It was only a matter of time before the FBI raids and subpoena’s sent shivers through the spines of any money manager using expert networks to get an edge in whatever stocks they trade.And according to DealBook, that time has come.
Banks, hedge funds, mutual funds, and private equity firms have all pulled back from companies that they’ve used often, and for a long time to help their managers connect with industry insiders.
Expert networks are under intense scrutiny at the moment, in the wake of the sweeping insider trading probe that’s been toying with Wall Street businesses since November when three hedge funds – Level Global, Diamondback and Loch Capital – were stormed by the feds.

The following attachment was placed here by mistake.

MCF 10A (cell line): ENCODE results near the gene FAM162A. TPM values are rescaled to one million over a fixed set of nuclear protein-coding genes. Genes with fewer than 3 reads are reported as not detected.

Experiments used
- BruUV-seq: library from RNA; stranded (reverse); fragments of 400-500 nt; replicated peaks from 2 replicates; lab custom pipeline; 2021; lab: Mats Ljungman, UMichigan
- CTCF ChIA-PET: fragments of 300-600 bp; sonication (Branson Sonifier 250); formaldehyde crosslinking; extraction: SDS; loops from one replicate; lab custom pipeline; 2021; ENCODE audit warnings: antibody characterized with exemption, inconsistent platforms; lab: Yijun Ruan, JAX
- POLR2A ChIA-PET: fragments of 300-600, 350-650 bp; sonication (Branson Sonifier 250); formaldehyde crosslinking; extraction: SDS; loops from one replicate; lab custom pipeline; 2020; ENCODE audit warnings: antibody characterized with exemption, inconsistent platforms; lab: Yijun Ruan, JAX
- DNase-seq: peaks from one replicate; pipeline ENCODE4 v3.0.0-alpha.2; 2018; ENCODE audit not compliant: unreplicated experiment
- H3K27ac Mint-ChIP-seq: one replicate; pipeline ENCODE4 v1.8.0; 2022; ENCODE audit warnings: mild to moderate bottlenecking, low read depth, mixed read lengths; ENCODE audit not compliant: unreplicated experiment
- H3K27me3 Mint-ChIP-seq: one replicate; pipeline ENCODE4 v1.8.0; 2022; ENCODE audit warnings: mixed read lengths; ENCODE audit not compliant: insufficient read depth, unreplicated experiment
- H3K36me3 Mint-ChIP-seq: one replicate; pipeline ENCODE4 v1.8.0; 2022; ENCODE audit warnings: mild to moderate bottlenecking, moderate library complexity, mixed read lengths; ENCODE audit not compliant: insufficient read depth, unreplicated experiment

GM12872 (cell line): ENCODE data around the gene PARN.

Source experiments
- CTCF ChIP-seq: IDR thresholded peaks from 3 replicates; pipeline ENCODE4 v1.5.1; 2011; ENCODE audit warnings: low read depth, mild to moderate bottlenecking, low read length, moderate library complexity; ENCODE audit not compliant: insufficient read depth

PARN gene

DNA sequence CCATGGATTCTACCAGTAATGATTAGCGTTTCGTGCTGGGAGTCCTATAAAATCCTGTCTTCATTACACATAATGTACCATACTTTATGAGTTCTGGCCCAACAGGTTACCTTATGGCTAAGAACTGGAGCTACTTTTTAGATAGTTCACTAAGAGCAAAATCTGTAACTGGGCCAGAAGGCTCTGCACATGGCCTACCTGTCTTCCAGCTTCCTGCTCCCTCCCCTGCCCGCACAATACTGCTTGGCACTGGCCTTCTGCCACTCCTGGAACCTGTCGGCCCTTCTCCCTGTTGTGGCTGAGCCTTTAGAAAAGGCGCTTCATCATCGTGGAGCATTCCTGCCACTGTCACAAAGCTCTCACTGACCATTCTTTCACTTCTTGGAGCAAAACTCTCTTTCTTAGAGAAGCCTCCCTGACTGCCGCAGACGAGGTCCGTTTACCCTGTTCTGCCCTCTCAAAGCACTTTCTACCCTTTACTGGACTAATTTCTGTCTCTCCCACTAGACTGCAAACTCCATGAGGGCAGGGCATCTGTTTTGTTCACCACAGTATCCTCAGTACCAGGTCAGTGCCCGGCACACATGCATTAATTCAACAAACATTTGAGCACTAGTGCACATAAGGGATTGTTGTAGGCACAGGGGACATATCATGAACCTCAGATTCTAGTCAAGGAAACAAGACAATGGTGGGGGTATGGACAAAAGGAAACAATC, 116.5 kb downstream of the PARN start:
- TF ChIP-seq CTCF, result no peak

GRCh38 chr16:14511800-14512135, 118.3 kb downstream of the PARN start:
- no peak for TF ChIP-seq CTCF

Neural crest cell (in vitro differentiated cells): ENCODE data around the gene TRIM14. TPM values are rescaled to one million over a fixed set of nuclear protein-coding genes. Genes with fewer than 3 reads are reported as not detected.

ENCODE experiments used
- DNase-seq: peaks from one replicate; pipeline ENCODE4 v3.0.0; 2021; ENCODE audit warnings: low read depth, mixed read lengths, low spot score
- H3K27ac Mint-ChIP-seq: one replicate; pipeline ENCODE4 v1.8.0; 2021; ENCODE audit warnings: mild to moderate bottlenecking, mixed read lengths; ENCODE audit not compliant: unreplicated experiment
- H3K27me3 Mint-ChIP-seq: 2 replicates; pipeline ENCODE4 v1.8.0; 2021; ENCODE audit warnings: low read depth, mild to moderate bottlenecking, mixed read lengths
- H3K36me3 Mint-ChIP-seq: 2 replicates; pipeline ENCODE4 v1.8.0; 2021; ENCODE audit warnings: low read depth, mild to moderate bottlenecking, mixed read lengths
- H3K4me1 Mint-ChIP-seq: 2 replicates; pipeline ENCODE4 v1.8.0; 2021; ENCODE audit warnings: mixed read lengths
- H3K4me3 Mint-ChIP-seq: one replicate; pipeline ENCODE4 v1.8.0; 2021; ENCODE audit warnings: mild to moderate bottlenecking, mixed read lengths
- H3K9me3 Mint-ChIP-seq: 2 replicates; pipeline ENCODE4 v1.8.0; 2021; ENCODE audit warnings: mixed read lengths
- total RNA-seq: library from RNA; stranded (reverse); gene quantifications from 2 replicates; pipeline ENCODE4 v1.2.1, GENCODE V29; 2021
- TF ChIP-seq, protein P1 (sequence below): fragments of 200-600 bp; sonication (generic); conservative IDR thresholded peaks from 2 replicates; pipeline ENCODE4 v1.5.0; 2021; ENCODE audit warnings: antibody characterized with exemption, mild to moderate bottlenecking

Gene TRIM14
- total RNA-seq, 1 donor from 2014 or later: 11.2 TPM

Now hedge funds like Och-Ziff and Balyasny have suspended their interaction with expert networks, and banks including Credit Suisse and Citi are reviewing their policies that govern how they interact with those firms.
“We’ve completely stopped using them, indefinitely, on the advice of our legal counsel,” someone who works for private equity firm told DealBook.
The FBI’s probe focuses on how money managers and expert networks trade information in a way that could be conceived of as insider trading, in a broader sense than traditional notions of the crime. And so far, the only people who have been arrested are experts and consultants – not hedge fund managers or bankers.
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